There are people around today called Arnold, Ayres, Bowers, Scamp, Sharp, Williams and one that has famous connections - Eastwood - that may have Romany origins. Certainly, these were the names of many Romany families.
Some familiar names with Romany connections: Yul Brynner, Charlie Chaplin, Michael Caine, Bob Hoskins and The King himself - Elvis Presley. As did Sir Henry Wood the founder of the Promenade Concerts that we still enjoy today.
What is not in doubt is that the Romany Gypsy from across the world should be recognised for the part that they played in the building of America.

12 comments:

Oscar said...

Thanks for enlightening this American about the Romany and their language. It was never brought up in any history class I attended.

Another Opinion said...

When did the Romani first appear in North America? Where there any in the US South during the early 1800's?

Another Opinion said...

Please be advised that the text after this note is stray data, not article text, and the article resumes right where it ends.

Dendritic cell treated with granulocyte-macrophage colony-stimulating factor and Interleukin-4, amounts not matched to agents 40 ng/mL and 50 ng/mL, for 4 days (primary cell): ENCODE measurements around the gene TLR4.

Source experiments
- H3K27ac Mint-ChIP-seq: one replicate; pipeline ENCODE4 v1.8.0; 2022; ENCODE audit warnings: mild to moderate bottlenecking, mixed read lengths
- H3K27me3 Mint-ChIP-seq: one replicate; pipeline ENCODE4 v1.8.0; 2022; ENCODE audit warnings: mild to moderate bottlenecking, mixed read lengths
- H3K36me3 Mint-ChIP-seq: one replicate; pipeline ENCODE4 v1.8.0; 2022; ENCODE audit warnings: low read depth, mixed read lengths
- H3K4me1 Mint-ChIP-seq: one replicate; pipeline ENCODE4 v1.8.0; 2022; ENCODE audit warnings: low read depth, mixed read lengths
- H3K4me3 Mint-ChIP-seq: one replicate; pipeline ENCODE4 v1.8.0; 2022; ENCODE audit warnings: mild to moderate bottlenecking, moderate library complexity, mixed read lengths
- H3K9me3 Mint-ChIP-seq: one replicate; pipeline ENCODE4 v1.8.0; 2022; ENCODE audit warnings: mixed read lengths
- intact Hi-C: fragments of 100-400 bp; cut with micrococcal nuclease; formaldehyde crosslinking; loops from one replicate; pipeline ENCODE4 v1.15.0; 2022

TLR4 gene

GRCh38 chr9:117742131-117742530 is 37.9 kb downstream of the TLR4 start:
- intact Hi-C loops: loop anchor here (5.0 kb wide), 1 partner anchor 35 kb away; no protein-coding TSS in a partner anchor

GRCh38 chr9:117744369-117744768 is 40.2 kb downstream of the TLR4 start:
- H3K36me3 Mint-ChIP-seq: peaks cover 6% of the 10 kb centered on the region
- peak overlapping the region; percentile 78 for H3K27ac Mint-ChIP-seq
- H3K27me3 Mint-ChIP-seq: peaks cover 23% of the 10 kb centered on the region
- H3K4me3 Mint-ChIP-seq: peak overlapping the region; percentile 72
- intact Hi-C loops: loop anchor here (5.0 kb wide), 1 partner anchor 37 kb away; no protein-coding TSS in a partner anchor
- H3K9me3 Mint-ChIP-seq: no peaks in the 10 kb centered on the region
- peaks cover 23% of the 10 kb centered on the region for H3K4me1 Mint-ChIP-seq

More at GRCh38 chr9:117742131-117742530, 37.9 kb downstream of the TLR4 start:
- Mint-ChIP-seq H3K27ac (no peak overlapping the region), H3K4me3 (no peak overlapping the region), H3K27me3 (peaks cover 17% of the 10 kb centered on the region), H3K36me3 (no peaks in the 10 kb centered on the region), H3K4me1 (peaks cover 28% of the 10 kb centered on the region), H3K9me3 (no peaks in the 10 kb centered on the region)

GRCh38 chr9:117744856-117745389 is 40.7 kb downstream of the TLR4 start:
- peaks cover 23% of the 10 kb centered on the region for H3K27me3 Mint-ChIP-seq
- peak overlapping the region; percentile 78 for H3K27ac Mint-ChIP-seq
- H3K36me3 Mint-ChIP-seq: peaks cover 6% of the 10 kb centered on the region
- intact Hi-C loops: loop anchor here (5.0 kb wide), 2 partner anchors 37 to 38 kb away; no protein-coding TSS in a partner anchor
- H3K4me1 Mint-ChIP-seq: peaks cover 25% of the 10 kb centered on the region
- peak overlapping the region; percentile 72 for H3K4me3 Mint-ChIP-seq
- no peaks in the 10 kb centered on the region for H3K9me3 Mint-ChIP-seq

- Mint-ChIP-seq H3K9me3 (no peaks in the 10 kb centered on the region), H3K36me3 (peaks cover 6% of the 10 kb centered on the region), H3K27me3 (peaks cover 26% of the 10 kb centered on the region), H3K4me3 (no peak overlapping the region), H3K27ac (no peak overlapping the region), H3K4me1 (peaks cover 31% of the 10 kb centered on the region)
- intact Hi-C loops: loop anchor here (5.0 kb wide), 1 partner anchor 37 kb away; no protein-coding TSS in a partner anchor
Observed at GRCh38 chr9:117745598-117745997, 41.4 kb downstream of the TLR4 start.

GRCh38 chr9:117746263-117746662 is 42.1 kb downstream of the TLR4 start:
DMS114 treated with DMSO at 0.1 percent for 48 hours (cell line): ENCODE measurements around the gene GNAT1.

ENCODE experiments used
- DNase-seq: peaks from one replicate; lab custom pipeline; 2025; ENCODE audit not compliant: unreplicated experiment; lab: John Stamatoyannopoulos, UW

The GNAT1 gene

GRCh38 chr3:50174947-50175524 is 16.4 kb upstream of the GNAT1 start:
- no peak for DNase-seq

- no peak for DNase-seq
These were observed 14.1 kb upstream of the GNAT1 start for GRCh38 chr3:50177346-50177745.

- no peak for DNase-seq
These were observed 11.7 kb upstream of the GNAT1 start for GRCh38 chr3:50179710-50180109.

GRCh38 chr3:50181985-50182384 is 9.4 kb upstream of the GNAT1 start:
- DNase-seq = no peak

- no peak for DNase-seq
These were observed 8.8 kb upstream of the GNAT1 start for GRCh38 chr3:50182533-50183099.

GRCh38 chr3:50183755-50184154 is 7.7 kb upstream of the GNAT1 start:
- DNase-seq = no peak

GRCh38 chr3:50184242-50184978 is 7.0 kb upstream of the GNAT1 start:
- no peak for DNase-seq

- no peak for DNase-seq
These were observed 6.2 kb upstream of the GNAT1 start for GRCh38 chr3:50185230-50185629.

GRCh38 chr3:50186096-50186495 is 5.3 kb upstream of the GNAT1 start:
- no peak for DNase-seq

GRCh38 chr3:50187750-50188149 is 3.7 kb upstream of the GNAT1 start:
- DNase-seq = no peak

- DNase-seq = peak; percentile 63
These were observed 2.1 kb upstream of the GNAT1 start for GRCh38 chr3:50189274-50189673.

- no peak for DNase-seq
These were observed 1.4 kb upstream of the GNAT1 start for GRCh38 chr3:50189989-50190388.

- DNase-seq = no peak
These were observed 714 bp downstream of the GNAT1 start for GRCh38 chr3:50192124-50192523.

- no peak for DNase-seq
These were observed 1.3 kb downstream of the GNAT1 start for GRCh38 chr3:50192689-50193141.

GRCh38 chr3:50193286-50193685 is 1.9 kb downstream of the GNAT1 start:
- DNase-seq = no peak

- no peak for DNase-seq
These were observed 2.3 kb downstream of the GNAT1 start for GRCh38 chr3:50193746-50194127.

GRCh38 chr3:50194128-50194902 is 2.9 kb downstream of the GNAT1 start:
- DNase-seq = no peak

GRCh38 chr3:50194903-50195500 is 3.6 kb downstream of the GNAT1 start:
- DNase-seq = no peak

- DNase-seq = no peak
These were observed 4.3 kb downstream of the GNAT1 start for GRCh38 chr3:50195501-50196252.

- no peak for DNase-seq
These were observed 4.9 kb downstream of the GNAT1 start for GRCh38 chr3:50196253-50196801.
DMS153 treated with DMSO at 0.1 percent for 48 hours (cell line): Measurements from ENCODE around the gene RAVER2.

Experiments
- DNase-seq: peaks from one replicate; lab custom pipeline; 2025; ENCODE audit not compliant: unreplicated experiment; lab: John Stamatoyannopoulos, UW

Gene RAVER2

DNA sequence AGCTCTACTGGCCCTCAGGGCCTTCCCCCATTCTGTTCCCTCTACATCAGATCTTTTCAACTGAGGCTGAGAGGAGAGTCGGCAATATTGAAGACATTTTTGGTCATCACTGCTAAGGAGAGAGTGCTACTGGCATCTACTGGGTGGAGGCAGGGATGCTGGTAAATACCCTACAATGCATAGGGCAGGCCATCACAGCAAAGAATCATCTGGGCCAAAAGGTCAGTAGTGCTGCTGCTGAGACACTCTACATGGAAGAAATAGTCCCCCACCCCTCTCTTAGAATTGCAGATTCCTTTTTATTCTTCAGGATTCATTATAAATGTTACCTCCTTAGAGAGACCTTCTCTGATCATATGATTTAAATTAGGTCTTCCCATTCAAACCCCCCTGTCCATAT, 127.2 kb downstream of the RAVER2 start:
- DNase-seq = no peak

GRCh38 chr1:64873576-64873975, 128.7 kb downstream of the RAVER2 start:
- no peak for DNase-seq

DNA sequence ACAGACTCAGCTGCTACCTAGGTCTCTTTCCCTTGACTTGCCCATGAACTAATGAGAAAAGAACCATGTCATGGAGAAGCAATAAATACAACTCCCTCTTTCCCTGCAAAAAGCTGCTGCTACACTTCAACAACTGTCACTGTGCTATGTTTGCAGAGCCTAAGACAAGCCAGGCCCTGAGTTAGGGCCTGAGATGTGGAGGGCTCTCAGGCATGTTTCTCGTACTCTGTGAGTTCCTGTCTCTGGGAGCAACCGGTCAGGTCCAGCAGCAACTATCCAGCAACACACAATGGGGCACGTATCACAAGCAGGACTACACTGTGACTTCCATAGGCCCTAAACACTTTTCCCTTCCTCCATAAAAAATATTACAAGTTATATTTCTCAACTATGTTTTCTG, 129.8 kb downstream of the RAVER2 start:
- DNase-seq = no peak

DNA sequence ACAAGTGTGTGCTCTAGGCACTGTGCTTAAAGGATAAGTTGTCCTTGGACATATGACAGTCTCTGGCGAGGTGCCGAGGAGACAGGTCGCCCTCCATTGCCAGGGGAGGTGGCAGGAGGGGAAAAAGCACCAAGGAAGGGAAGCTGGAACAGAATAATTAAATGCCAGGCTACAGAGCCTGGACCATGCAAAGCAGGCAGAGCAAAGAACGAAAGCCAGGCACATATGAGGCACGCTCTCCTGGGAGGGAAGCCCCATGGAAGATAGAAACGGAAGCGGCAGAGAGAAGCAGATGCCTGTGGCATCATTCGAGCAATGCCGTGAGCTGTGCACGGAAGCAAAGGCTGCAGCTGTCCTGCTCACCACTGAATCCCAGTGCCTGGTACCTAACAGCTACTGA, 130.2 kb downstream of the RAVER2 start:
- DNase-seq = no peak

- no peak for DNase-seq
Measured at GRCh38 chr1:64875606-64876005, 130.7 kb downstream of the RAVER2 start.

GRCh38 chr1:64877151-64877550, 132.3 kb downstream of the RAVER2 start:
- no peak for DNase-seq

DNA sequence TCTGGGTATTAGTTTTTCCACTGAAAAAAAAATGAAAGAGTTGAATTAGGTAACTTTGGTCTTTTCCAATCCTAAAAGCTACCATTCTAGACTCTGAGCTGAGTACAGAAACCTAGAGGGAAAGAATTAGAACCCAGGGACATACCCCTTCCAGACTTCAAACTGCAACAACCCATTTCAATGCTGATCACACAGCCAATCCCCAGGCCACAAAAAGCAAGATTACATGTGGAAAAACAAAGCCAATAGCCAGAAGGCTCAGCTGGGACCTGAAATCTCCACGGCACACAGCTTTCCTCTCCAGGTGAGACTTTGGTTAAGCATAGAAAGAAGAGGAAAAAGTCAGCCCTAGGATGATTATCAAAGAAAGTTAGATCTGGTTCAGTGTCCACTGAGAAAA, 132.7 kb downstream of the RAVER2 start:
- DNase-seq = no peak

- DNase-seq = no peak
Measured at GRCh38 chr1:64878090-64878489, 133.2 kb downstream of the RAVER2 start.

When did the Romani first appear in the US? Where there any in the US South during the early 1800's?

Ray said...

English records show Romani Gypsies amongst those transported to the US in the late 1600s.
Although most stuff that I have read is vague an educated guess would put them as deep as Georgia.
Apart from those transported I have since learned that some families came, of their own free will, to the US prior to the 1850s.
Horse and cattle trading would be quite a lure.
The Irish Travellers were a seperate breed.

Another Opinion said...

Ray,

To South Carolina prior to the 1830's as well?

Ray said...

Believe so - Scamp was one family. There was another that went from one of the Carolinas into Georgia during the gold rush at that time.
This is a history that has not been fully documented and a lot of my own information has come from researching something unrelated.
Texas does have a gypsy organisation though.

Another Opinion said...

Ever heard of the name "Nicholson"? They went from South Carolina to Georgia/Alabama and even back and forth to Texas. There's additional information that I would be willing to provide by private email.

Ray said...

I would be very interested. I'm not sure about the Nicholson name but the family I referred to belongs to someone's family tree. Although I contacted him he never replied.
May I suggest you send me your e-mail address via a comment? As I monitor all comments you can be assured that it won't be published.

Anonymous said...